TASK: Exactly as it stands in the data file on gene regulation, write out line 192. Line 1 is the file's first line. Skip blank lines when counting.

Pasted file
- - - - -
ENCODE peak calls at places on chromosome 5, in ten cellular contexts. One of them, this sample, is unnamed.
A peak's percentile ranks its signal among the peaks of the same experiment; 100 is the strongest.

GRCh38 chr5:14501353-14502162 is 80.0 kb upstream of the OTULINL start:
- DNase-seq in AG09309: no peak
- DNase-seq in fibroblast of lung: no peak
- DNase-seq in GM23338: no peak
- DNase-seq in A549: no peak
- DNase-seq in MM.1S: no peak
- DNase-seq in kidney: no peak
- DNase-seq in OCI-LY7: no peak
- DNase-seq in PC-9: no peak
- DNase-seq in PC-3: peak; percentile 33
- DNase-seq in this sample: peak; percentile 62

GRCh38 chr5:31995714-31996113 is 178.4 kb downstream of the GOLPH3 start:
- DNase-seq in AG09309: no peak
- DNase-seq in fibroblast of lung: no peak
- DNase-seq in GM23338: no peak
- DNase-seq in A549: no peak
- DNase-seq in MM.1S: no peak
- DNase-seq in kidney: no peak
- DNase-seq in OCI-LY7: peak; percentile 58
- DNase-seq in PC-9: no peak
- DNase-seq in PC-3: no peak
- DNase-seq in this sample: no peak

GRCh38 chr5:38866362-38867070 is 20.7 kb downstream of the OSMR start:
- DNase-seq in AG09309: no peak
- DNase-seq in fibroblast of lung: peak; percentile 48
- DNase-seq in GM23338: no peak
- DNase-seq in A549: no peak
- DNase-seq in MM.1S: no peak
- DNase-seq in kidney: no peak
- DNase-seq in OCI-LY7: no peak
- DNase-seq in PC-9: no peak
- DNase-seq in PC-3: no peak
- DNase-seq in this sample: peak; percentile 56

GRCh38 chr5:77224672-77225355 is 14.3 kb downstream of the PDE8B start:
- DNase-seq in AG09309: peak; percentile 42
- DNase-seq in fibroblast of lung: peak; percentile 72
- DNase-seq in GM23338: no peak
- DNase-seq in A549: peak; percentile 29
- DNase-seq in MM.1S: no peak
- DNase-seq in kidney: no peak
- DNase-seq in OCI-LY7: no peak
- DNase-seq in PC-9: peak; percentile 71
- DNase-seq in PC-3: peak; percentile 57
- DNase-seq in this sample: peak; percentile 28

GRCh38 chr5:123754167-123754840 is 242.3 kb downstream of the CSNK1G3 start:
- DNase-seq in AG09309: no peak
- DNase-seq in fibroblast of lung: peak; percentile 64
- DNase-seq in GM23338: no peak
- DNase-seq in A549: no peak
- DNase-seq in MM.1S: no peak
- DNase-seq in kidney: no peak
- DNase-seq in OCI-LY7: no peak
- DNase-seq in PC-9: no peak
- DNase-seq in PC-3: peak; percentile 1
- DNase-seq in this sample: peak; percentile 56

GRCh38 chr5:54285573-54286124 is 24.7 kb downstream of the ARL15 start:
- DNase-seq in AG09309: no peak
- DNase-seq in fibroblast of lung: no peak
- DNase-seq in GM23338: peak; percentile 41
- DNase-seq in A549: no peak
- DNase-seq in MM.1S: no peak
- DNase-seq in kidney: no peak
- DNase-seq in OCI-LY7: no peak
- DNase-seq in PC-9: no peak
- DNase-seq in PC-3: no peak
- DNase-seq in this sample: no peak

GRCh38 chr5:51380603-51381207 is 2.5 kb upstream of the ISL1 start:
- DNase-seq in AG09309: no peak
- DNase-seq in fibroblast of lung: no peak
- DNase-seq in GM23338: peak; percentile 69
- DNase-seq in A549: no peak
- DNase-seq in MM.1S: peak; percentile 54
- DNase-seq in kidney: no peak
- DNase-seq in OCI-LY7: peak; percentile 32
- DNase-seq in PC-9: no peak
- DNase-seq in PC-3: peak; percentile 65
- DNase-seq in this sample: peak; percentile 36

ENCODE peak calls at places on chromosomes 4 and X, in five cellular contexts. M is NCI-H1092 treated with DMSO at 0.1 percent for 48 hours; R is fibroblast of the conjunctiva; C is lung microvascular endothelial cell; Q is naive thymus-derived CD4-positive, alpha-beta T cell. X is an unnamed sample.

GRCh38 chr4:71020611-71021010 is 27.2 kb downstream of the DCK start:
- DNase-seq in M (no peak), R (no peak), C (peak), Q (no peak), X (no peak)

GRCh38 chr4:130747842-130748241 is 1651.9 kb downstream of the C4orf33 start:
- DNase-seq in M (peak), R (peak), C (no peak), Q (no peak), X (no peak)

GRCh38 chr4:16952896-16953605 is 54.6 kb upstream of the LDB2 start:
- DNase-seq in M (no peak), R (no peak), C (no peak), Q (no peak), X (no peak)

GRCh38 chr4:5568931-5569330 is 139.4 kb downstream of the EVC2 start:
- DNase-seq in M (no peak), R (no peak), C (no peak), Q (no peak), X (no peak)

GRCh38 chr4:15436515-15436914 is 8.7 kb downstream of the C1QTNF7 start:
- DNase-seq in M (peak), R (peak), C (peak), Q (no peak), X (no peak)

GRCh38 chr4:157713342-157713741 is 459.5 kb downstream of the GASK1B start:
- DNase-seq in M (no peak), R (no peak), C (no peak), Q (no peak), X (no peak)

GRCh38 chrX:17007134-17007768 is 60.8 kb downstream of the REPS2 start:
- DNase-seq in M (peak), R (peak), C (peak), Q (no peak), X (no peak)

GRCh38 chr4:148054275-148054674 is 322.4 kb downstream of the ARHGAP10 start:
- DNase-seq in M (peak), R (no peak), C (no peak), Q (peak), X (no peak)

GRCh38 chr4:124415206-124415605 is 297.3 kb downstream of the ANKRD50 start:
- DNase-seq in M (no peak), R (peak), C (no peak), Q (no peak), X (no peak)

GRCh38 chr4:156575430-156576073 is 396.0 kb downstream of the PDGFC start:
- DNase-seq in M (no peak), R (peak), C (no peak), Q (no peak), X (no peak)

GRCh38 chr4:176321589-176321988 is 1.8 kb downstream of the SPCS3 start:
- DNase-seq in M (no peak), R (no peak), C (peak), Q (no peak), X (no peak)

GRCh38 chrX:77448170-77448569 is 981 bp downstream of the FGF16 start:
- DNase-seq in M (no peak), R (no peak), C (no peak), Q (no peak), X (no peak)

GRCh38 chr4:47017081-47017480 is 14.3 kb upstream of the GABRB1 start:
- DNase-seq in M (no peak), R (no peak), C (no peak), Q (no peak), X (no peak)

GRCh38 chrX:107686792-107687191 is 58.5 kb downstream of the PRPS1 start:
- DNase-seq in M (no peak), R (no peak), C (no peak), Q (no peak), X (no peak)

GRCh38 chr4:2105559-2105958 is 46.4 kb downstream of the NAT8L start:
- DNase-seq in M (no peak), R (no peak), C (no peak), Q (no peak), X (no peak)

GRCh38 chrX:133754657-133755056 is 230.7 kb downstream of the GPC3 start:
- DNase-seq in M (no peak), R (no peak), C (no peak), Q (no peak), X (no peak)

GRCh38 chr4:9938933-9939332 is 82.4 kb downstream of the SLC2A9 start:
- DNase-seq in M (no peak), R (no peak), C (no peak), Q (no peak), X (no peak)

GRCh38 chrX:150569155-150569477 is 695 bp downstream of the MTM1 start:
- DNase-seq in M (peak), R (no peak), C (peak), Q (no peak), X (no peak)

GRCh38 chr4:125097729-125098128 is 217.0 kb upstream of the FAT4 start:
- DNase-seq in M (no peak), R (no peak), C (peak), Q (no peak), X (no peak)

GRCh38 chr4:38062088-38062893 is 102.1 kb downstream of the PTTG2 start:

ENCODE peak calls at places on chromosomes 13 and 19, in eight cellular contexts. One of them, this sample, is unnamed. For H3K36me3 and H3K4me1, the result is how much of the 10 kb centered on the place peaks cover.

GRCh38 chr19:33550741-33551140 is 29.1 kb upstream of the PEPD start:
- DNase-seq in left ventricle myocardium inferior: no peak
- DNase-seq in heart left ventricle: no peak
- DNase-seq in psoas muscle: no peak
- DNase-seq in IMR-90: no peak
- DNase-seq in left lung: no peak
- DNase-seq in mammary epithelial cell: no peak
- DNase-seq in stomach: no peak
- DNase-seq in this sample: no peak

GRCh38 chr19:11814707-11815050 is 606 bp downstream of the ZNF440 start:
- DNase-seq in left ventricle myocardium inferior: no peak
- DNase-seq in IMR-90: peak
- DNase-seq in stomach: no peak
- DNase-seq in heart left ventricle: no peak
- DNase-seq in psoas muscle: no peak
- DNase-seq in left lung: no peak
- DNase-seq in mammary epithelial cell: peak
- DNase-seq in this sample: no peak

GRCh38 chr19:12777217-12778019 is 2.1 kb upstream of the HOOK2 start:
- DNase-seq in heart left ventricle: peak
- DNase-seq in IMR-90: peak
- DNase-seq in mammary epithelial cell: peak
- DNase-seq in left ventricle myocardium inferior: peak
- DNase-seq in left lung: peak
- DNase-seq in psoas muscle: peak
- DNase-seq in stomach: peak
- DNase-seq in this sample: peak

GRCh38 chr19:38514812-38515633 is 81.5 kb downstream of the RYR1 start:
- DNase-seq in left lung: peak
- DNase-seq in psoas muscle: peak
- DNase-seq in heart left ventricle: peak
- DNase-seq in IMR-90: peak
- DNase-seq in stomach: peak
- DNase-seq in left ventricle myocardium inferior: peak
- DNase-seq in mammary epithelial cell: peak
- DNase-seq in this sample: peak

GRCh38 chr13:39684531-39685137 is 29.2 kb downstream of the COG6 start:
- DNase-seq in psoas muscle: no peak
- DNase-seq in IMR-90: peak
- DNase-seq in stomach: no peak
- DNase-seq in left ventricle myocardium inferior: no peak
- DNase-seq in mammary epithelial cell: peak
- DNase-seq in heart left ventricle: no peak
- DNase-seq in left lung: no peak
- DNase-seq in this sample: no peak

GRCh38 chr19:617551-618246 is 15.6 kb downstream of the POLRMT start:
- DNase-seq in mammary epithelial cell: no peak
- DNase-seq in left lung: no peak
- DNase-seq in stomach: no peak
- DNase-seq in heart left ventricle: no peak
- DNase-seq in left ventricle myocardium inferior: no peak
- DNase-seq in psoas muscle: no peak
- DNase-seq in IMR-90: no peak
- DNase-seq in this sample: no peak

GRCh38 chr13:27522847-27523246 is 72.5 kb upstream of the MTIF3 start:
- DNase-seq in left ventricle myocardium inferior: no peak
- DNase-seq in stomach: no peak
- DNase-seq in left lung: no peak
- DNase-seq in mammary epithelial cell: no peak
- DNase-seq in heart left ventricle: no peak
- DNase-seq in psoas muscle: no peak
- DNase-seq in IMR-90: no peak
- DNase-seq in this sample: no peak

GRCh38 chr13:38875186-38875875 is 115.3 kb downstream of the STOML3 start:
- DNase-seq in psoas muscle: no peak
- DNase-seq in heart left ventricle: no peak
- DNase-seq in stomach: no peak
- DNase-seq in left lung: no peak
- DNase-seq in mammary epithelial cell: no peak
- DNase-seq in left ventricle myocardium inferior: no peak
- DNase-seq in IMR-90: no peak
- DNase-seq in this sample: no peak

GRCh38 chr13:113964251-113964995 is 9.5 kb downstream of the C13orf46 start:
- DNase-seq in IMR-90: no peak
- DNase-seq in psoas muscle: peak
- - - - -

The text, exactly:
- DNase-seq in this sample: no peak